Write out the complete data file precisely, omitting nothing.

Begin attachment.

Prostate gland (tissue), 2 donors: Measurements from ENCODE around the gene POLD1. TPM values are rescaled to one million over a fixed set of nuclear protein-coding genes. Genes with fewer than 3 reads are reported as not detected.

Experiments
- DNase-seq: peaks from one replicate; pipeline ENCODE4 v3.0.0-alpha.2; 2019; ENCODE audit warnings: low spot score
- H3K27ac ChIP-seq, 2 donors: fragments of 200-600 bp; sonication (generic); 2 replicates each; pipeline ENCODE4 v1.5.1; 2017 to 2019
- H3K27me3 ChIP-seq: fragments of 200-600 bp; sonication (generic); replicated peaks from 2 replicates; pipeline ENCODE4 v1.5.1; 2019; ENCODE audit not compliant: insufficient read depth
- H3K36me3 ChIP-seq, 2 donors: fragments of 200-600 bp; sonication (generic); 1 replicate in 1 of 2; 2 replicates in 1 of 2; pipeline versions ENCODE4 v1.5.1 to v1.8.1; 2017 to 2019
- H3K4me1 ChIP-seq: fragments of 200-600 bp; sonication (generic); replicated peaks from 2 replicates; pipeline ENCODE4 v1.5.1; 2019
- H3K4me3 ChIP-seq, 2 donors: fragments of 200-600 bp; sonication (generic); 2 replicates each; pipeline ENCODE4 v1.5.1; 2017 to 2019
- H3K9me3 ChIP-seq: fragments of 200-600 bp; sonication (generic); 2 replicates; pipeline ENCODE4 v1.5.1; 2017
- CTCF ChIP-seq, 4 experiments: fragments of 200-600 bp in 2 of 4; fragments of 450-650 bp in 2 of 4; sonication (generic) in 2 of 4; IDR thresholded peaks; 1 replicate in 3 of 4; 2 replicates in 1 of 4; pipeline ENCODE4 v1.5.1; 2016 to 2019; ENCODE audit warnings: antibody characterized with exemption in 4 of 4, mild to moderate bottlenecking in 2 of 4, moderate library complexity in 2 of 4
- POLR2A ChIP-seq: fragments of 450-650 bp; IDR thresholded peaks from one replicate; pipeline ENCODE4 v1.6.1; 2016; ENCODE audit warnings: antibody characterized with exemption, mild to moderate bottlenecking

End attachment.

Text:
Prostate gland (tissue), 2 donors: Measurements from ENCODE around the gene POLD1. TPM values are rescaled to one million over a fixed set of nuclear protein-coding genes. Genes with fewer than 3 reads are reported as not detected.

Experiments
- DNase-seq: peaks from one replicate; pipeline ENCODE4 v3.0.0-alpha.2; 2019; ENCODE audit warnings: low spot score
- H3K27ac ChIP-seq, 2 donors: fragments of 200-600 bp; sonication (generic); 2 replicates each; pipeline ENCODE4 v1.5.1; 2017 to 2019
- H3K27me3 ChIP-seq: fragments of 200-600 bp; sonication (generic); replicated peaks from 2 replicates; pipeline ENCODE4 v1.5.1; 2019; ENCODE audit not compliant: insufficient read depth
- H3K36me3 ChIP-seq, 2 donors: fragments of 200-600 bp; sonication (generic); 1 replicate in 1 of 2; 2 replicates in 1 of 2; pipeline versions ENCODE4 v1.5.1 to v1.8.1; 2017 to 2019
- H3K4me1 ChIP-seq: fragments of 200-600 bp; sonication (generic); replicated peaks from 2 replicates; pipeline ENCODE4 v1.5.1; 2019
- H3K4me3 ChIP-seq, 2 donors: fragments of 200-600 bp; sonication (generic); 2 replicates each; pipeline ENCODE4 v1.5.1; 2017 to 2019
- H3K9me3 ChIP-seq: fragments of 200-600 bp; sonication (generic); 2 replicates; pipeline ENCODE4 v1.5.1; 2017
- CTCF ChIP-seq, 4 experiments: fragments of 200-600 bp in 2 of 4; fragments of 450-650 bp in 2 of 4; sonication (generic) in 2 of 4; IDR thresholded peaks; 1 replicate in 3 of 4; 2 replicates in 1 of 4; pipeline ENCODE4 v1.5.1; 2016 to 2019; ENCODE audit warnings: antibody characterized with exemption in 4 of 4, mild to moderate bottlenecking in 2 of 4, moderate library complexity in 2 of 4
- POLR2A ChIP-seq: fragments of 450-650 bp; IDR thresholded peaks from one replicate; pipeline ENCODE4 v1.6.1; 2016; ENCODE audit warnings: antibody characterized with exemption, mild to moderate bottlenecking